In the earlier issue we discussed from Sections 26 to 36 of the Companies Act, 1956 which deals with the Articles of Association and in the present issue we shall proceed with Section 41 of the Companies Act, 1956 which deals with the definition of a member.
Query # 1: If the subscribers to memorandum have any objections to Memorandum and Articles of Association, can the objections contended by them be taken into consideration after they have put their signatures on to it?
Decided Case Law: East Bengal Mills Ltd., In re  11 Comp. Cas. 169 (Cal.)
Facts of the case:The petitioners, when put on the list of contributories, contended that they consented to become shareholders on condition that their suggestions were included in the Memorandum and Articles of Association, but subsequently they found that the Memorandum and Articles eventually filed were different from the draft Memorandum and Articles which had been shown to them, and did not embody their suggestions, and therefore, they were not shareholders.
Clarification: Held that whatever happened, prior to the incorporation of the company, at the time of incorporation it was the duty of the petitioners to satisfy themselves that the Memorandum and Articles were in accordance with their views. That was the time to object to their becoming shareholders. At such a stage they could not contend that since the condition had not been fulfilled they were not shareholders of the company.
Conclusion: Therefore if the subscribers to Memorandum and Articles of association have any objections contended by them, the time to object is before putting their signatures to it.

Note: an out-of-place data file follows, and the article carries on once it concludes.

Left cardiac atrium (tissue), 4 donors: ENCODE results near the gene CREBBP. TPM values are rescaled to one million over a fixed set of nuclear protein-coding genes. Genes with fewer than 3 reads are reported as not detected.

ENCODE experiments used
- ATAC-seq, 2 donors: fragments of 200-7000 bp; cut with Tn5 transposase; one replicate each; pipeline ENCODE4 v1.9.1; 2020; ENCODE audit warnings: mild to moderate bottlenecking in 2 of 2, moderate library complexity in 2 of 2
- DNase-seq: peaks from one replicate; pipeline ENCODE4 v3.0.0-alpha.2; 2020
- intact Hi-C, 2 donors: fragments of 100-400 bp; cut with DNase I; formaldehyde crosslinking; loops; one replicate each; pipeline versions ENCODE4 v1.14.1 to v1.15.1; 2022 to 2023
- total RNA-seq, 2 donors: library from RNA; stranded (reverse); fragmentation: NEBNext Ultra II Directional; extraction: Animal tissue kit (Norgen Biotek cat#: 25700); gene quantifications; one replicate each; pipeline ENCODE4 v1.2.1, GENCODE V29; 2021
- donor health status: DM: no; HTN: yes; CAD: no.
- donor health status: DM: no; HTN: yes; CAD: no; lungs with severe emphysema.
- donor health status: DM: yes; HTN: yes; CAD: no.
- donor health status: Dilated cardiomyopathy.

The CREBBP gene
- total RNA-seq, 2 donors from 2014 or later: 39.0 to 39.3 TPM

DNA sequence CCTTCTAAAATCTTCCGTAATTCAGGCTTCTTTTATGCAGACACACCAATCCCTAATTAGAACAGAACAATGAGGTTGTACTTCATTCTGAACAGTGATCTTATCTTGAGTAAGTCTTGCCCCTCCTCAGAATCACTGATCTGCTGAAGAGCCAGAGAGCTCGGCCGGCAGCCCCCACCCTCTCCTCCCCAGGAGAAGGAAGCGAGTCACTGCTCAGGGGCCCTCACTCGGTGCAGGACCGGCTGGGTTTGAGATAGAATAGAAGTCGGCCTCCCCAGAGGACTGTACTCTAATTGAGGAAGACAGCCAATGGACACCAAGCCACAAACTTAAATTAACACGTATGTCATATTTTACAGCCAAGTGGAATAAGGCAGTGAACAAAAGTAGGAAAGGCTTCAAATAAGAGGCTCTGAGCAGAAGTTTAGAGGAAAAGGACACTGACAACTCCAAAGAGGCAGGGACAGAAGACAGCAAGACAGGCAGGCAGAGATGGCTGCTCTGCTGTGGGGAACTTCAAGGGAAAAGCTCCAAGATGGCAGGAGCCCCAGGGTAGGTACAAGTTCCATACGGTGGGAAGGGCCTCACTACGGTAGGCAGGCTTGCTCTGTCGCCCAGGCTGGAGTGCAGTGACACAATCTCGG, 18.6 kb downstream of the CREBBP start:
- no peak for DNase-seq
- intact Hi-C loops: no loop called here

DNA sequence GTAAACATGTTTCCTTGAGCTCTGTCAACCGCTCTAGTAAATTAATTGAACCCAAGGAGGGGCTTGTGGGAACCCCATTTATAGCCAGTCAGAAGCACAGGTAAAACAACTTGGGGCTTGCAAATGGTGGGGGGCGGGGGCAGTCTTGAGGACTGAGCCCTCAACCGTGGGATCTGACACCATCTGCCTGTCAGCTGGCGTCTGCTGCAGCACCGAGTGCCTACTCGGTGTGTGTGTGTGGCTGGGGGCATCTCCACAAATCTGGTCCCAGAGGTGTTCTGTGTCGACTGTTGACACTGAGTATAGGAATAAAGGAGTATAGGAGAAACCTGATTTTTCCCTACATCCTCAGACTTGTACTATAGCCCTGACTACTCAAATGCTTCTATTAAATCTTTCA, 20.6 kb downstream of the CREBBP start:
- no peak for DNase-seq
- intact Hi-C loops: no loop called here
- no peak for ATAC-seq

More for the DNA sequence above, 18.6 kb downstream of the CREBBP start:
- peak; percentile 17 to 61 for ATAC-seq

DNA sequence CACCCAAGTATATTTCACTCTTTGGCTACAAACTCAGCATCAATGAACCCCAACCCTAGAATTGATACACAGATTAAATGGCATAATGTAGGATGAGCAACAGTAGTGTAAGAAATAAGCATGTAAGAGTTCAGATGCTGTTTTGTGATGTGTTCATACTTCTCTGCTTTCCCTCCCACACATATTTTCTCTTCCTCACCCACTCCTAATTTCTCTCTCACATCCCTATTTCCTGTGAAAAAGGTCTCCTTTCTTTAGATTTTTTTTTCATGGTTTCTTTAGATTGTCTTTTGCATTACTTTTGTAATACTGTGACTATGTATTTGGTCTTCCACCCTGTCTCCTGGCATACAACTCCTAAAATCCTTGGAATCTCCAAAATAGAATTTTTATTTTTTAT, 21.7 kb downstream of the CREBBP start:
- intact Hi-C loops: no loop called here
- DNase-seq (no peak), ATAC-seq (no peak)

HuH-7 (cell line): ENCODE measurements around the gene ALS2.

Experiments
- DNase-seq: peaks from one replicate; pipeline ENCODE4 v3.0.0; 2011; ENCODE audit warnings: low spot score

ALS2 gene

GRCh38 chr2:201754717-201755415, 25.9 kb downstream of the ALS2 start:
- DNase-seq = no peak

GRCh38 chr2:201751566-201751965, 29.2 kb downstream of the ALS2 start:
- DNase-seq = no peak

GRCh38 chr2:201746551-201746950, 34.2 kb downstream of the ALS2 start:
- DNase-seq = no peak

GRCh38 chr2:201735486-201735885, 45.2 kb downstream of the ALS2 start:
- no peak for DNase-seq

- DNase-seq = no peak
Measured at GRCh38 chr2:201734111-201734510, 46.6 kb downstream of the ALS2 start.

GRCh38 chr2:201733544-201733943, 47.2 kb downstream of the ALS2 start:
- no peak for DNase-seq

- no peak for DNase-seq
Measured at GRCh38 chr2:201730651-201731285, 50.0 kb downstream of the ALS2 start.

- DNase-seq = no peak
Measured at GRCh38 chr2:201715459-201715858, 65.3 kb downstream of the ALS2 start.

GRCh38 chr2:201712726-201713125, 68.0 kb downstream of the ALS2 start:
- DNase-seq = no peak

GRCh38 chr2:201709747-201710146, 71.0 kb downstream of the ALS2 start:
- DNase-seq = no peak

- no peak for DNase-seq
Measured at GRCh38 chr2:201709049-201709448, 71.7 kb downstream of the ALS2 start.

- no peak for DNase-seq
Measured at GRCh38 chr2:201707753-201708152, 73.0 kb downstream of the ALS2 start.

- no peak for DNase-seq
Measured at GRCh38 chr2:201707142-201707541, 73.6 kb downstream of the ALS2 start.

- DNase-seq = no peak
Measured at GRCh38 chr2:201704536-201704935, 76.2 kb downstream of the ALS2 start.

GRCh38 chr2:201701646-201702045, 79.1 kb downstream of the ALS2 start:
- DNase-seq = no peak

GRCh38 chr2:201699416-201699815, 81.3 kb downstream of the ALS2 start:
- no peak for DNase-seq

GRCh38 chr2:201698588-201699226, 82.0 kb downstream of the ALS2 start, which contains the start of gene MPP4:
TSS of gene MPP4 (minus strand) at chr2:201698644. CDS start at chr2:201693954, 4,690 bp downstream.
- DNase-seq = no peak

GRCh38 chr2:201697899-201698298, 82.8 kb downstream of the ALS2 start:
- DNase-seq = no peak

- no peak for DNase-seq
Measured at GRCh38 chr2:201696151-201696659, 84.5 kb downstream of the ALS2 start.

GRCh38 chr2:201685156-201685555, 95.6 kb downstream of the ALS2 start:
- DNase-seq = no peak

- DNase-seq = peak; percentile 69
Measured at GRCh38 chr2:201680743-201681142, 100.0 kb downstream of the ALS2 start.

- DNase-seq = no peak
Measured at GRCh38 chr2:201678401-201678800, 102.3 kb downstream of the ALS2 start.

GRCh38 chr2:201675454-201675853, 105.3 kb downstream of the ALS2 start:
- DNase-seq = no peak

Query # 2: Can a member have rights which is independent of the statute and any bye-laws of the club?
Decided Case Law: M.P. Ananthadevaraj Urs v. Bangalore Turf Club Ltd.  64 Comp. Cas. 93 (Kar.)
Facts of the case: The club was a company registered under the Companies Act though it was not having any share capital. X, a member of the club registered as a company without share capital, filed a writ petition against the State Government challenging its order which necessitated prior approval of State Government to the appointment of the secretary of the club.
Clarification: Held that it was not the case of the petitioner that the impugned order affected his personal interest in the club nor was the right of the petitioner as a member of the club affected. Only the authority of the committee of management to appoint the secretary of the club was affected in as much as such an appointment had to take place with the prior approval of the State Government. The club was not aggrieved by the impugned order. Therefore, it was not possible to hold that the petitioner was entitled to maintain the writ petition.
Conclusion: A member of the club losses his individuality qua the club and has no independent rights except those given to him by the statutes and bye-laws of the club and he must speak through the club only.